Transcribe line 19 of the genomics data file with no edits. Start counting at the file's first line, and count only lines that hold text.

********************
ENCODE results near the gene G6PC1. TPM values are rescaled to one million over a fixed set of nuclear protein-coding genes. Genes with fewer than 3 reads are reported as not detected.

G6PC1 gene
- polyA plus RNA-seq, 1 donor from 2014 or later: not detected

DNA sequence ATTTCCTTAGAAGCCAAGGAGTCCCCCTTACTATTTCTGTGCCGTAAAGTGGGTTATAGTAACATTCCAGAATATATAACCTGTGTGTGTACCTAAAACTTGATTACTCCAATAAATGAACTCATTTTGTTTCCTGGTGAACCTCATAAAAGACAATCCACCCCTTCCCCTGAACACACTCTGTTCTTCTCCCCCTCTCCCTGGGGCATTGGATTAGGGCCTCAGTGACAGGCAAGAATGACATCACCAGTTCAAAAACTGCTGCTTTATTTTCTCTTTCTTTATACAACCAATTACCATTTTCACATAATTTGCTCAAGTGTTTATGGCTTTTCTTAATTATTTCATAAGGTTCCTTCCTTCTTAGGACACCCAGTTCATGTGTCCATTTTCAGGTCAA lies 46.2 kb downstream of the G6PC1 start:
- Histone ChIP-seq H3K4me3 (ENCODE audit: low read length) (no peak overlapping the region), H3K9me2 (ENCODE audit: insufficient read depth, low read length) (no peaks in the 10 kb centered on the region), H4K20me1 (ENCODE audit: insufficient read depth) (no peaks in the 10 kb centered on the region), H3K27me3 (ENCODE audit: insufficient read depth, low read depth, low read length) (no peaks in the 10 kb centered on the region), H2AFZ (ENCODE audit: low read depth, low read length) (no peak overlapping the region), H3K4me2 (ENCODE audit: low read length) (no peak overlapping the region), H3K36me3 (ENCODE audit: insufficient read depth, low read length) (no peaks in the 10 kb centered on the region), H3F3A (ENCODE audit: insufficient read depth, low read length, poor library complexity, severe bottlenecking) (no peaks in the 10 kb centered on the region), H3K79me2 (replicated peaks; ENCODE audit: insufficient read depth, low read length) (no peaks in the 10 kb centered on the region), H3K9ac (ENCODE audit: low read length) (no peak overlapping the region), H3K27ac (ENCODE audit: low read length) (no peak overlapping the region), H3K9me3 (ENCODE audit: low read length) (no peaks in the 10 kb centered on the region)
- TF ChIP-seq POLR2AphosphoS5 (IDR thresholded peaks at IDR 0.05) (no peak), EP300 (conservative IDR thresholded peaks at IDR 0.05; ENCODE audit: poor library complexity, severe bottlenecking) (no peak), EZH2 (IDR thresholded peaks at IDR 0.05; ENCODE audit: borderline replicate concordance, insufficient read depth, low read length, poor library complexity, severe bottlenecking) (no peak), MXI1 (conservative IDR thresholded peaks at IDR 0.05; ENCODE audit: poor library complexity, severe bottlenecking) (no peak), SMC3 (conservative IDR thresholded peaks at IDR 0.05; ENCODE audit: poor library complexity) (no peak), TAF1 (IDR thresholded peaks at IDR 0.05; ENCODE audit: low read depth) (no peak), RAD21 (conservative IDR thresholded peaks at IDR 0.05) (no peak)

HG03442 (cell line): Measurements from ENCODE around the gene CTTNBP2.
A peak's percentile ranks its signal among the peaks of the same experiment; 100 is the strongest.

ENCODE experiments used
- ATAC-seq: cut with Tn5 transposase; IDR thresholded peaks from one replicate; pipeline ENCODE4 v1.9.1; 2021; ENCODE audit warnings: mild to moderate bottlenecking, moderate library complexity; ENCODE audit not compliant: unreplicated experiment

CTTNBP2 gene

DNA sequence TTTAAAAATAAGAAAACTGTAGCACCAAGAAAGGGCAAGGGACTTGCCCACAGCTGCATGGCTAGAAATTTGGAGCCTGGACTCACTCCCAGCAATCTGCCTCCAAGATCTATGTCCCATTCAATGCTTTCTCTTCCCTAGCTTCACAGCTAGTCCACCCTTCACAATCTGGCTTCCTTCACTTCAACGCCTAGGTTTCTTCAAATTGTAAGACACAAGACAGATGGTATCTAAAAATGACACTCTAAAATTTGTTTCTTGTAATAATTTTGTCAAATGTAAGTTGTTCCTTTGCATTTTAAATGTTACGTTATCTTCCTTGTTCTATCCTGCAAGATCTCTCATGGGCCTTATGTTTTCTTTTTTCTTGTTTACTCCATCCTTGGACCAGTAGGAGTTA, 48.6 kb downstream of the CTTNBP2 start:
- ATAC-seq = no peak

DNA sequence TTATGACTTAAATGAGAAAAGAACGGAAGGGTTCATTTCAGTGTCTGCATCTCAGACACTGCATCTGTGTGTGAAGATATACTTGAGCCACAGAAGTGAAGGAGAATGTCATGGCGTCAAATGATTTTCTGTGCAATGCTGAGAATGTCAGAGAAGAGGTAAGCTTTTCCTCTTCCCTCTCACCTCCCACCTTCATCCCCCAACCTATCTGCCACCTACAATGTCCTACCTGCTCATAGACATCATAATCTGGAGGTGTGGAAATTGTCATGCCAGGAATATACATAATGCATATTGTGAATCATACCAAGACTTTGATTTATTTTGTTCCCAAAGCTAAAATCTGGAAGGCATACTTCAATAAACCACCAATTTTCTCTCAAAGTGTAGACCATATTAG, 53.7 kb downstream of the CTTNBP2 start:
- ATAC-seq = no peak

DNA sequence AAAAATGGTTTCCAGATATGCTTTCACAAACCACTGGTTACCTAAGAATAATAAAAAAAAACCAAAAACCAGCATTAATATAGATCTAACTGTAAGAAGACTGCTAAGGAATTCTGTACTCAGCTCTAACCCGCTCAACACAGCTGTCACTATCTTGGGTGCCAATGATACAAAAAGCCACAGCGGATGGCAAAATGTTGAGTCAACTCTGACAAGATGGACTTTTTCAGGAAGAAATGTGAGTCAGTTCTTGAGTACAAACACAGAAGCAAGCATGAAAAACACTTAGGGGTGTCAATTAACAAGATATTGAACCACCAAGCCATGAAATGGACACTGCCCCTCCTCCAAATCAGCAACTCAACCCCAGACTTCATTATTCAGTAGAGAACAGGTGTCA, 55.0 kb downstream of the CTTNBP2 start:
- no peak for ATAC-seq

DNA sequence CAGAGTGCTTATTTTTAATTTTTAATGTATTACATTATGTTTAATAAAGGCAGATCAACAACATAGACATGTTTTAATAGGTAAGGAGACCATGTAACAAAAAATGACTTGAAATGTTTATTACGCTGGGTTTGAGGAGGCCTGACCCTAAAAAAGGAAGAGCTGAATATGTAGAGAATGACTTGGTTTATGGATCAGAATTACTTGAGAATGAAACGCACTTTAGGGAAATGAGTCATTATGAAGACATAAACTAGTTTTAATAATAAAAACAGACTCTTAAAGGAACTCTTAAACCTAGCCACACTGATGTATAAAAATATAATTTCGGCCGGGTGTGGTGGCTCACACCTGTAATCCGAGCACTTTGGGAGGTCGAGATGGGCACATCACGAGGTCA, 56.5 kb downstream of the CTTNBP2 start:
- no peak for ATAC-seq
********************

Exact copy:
- no peak for ATAC-seq